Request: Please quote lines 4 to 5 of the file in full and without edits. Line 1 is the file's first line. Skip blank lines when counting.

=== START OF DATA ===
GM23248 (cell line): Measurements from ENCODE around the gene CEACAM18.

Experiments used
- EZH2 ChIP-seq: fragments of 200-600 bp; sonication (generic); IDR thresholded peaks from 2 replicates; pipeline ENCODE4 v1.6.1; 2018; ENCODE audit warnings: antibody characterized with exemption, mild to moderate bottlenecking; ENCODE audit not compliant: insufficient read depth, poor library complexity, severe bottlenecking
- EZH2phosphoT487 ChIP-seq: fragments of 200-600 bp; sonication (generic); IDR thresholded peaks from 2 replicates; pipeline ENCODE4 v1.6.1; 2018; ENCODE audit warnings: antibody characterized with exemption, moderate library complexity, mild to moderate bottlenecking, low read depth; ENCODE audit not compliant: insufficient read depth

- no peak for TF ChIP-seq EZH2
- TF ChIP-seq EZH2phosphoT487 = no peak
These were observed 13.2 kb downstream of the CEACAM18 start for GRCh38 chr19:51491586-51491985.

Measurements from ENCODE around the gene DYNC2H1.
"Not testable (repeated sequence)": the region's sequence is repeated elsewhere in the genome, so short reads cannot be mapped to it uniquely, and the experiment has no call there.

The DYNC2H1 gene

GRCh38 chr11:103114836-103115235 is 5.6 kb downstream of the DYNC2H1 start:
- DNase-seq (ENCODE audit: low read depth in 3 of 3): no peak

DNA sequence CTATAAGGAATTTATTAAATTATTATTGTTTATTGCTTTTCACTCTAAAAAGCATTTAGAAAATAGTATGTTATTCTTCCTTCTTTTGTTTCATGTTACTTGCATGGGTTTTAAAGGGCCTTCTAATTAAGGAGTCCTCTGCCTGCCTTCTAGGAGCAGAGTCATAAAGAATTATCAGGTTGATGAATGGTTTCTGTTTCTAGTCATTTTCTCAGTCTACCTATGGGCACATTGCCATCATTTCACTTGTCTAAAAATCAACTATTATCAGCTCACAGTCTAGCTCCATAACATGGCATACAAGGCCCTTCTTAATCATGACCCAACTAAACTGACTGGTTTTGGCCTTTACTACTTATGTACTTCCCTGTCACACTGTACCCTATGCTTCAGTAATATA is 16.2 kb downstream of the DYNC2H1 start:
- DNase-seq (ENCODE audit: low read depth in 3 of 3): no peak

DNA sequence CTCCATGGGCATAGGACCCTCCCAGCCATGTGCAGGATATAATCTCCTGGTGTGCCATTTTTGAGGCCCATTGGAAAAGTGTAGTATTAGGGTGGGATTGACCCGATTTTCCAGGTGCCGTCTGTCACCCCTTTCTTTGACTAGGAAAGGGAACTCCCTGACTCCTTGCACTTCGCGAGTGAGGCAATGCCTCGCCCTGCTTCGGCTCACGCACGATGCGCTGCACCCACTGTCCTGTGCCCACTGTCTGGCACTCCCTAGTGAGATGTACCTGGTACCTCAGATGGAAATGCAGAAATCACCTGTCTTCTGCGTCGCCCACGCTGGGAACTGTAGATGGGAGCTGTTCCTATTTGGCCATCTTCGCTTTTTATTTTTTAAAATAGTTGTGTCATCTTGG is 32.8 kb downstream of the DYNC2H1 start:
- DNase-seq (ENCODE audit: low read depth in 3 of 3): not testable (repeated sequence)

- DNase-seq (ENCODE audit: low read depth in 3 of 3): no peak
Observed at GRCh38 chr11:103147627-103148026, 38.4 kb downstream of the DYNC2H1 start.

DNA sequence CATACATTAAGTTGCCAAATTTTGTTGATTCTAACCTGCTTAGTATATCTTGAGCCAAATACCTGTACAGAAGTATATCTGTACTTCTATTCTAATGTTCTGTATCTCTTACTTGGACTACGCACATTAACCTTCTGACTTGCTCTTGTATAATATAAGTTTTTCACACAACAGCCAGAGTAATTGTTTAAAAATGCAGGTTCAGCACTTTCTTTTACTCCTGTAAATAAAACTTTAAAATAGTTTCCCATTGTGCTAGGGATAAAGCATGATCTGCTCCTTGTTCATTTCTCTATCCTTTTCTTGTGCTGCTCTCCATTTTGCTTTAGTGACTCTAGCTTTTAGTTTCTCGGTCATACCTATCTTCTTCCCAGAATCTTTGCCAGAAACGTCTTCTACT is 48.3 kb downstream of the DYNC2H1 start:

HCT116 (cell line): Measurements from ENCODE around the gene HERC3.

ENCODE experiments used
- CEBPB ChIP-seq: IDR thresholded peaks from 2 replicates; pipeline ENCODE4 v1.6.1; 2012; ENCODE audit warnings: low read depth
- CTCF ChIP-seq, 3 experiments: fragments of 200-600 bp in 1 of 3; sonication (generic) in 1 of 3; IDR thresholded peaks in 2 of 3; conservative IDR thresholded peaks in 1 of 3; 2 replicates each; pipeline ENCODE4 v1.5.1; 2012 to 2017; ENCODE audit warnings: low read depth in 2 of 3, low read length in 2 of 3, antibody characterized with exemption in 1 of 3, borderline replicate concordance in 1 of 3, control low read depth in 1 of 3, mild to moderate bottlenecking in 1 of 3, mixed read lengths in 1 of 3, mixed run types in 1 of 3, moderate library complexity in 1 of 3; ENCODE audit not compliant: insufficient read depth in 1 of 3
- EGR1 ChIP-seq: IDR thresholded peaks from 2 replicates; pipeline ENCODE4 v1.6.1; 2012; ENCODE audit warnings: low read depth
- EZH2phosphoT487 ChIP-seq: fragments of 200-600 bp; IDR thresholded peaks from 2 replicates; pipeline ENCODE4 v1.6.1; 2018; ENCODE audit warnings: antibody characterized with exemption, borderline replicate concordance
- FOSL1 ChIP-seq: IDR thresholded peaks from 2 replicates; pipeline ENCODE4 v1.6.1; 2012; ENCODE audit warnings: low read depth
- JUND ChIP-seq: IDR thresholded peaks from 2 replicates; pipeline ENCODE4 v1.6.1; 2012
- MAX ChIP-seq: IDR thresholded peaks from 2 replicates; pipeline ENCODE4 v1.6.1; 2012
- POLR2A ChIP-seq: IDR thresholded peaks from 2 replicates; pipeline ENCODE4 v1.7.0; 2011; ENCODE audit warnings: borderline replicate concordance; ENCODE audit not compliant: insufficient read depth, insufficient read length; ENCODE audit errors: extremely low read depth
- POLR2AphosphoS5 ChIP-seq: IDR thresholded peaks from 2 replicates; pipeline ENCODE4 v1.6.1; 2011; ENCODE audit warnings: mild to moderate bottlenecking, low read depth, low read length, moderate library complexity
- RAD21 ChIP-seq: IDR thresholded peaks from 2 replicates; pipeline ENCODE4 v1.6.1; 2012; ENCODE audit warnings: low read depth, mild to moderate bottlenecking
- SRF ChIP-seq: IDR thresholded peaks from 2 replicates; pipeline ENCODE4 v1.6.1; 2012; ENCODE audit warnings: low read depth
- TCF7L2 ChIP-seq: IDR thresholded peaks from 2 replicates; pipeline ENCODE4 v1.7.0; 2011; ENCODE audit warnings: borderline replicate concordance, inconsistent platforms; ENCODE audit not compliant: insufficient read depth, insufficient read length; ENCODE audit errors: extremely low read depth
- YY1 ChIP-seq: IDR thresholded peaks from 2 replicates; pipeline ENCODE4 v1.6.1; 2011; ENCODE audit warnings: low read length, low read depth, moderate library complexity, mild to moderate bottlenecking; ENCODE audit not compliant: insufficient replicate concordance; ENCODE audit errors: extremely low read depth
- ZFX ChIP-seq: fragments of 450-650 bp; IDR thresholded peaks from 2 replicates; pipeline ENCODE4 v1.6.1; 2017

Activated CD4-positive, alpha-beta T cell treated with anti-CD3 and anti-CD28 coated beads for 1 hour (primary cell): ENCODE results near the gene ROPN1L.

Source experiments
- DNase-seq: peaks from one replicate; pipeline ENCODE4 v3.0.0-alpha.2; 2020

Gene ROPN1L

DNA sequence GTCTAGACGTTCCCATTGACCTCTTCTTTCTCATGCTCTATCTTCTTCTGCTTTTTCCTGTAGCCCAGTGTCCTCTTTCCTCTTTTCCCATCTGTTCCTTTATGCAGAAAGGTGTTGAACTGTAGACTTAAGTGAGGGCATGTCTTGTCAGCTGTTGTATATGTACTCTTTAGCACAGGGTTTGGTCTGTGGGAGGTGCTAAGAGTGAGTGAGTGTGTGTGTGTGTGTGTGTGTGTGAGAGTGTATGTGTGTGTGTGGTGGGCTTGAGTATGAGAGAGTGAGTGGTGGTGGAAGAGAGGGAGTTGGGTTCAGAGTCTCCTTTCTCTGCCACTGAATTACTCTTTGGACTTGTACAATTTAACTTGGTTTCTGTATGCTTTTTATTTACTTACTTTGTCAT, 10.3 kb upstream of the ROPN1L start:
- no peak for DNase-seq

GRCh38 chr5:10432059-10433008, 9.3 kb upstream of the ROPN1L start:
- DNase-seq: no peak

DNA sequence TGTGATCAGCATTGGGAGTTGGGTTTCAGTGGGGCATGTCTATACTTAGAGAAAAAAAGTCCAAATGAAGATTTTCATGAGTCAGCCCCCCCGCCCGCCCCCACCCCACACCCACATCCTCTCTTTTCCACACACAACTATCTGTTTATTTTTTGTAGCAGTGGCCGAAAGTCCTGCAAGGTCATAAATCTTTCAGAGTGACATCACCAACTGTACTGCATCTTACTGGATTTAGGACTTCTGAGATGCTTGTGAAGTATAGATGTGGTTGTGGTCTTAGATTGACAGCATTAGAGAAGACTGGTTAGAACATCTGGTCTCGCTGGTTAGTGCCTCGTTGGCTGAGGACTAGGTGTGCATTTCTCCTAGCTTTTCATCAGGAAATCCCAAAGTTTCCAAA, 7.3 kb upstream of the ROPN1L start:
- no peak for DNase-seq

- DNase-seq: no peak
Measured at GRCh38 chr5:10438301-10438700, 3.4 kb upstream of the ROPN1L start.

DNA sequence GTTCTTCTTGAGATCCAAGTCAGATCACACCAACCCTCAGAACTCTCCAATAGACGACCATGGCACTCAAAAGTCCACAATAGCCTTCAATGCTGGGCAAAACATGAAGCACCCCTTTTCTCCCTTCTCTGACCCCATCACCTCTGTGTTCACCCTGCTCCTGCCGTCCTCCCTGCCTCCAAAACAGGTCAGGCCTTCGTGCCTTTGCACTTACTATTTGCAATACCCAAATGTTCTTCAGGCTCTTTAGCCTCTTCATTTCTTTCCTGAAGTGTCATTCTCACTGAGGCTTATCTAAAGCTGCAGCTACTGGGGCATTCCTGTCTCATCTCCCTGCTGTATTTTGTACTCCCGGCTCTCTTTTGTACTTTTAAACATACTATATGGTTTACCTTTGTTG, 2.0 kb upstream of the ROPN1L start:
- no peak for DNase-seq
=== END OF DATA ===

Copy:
- EZH2phosphoT487 ChIP-seq: fragments of 200-600 bp; sonication (generic); IDR thresholded peaks from 2 replicates; pipeline ENCODE4 v1.6.1; 2018; ENCODE audit warnings: antibody characterized with exemption, moderate library complexity, mild to moderate bottlenecking, low read depth; ENCODE audit not compliant: insufficient read depth

- no peak for TF ChIP-seq EZH2